BY: Prof. Michael Cherry, Stellenbosch University
DATE: THURSDAY 27TH JUNE, 2019
VENUE: LECTURE ROOM 1;
TIME: 2:00 PM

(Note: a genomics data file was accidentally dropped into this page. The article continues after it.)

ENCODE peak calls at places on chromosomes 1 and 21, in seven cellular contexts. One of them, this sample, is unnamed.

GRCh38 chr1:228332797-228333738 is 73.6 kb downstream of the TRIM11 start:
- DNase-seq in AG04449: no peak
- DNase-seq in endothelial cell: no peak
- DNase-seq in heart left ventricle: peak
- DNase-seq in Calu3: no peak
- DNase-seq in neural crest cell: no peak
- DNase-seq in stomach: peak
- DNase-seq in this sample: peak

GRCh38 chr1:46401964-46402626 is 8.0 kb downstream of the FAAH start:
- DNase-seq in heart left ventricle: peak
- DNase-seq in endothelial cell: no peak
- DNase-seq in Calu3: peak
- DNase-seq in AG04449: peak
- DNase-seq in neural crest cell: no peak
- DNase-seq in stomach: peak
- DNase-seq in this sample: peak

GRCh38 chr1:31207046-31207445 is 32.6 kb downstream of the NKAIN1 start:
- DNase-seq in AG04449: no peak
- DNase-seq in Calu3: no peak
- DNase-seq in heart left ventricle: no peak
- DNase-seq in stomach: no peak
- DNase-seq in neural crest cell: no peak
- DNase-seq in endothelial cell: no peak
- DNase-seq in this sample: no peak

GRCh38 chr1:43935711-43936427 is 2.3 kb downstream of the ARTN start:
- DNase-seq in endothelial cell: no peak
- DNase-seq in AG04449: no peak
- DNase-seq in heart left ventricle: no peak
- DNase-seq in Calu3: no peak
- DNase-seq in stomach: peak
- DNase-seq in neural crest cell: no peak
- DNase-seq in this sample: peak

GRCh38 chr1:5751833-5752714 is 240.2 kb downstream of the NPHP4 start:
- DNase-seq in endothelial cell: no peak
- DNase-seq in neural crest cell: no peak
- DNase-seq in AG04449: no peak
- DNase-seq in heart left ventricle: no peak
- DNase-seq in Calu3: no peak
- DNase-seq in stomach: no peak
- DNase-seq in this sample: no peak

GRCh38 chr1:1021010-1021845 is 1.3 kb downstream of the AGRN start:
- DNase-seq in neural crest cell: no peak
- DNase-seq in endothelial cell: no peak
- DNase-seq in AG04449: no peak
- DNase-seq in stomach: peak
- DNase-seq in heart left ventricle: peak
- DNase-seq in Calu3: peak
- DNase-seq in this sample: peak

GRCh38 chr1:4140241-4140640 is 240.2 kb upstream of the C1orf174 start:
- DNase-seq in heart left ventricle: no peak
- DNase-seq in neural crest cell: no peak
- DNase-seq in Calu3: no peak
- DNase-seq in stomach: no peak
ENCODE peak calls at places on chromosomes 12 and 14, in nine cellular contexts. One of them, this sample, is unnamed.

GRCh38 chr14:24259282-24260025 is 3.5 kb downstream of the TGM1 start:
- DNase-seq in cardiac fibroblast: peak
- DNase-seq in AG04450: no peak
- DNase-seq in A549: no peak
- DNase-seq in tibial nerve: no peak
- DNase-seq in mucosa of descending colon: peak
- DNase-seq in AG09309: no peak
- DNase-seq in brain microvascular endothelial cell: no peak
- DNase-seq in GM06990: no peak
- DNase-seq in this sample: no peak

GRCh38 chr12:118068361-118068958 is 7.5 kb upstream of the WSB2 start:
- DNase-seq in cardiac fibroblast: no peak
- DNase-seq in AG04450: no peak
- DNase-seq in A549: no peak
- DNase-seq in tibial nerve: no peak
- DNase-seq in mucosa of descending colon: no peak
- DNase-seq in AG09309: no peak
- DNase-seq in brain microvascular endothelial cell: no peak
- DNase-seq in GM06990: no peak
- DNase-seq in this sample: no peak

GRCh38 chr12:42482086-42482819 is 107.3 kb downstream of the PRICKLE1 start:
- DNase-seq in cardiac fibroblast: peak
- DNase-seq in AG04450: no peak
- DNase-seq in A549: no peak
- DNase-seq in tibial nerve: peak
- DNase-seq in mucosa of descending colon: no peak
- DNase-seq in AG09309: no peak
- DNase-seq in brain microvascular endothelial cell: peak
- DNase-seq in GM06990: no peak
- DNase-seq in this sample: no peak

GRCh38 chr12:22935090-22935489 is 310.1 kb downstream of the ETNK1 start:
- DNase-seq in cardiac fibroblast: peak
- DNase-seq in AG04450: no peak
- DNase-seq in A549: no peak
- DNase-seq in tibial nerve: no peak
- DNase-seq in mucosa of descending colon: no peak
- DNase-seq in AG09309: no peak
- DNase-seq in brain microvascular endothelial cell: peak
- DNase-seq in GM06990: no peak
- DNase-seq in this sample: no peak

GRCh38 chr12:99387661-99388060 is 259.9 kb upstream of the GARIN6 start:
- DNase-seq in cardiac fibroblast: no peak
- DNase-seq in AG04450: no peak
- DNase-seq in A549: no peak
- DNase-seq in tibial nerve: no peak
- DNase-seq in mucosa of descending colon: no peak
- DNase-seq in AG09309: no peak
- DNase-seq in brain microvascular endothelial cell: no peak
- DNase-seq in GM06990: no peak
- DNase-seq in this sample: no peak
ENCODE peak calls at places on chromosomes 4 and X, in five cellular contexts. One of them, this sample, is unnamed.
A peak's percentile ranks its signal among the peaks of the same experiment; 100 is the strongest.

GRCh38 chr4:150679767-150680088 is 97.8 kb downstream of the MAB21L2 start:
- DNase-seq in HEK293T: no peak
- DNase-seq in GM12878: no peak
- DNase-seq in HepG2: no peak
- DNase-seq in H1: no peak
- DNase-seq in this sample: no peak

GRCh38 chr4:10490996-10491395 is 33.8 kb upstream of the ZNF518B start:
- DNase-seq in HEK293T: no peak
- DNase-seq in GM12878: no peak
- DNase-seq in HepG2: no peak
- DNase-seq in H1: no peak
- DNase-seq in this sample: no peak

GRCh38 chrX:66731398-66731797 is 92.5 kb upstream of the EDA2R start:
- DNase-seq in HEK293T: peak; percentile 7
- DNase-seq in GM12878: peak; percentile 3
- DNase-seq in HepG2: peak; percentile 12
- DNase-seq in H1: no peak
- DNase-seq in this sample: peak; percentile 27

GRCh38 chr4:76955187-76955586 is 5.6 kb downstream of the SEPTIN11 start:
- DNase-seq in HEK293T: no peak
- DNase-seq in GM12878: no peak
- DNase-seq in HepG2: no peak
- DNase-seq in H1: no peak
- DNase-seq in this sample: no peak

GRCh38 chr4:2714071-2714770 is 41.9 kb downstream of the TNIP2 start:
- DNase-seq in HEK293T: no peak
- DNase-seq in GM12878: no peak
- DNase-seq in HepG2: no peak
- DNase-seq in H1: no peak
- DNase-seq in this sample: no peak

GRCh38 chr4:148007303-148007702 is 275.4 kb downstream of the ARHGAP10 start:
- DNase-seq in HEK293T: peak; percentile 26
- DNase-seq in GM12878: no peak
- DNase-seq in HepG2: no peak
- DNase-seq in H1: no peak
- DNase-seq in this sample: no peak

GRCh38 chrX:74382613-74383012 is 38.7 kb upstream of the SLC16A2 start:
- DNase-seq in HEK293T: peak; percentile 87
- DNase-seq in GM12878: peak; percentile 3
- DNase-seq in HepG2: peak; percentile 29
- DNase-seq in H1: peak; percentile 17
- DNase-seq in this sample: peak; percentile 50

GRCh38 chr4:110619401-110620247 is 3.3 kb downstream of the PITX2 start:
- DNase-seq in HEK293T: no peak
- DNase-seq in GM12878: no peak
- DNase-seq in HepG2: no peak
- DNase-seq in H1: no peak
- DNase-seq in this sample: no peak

Michael Cherry is a professor of zoology at Stellenbosch University, a Fellow of the African Academy of Sciences and a past editor of the South African Journal of Science. Most of his research has been focused on the evolution of animal signals. In particular, he has worked on both visual and acoustic signals used in sexual selection; on the role of egg coloration in the co-evolution between avian brood parasites and their hosts; and on the evolution of sexual size dimorphism in anurans. For the last three years he has been PI on a multidisciplinary project aimed at investigating the effects of habitat fragmentation on the biodiversity of faunal populations in the Eastern Cape Province of South Africa, where just under half of the country’s remaining indigenous forests are located. This project has encompassed alpha taxonomy and population genetics; as well studying the interaction between harvesting of forest products and avian and mammal diversity. He is currently working on a proposal on the interaction between changing land-use patterns and climate change in Afromontane forests.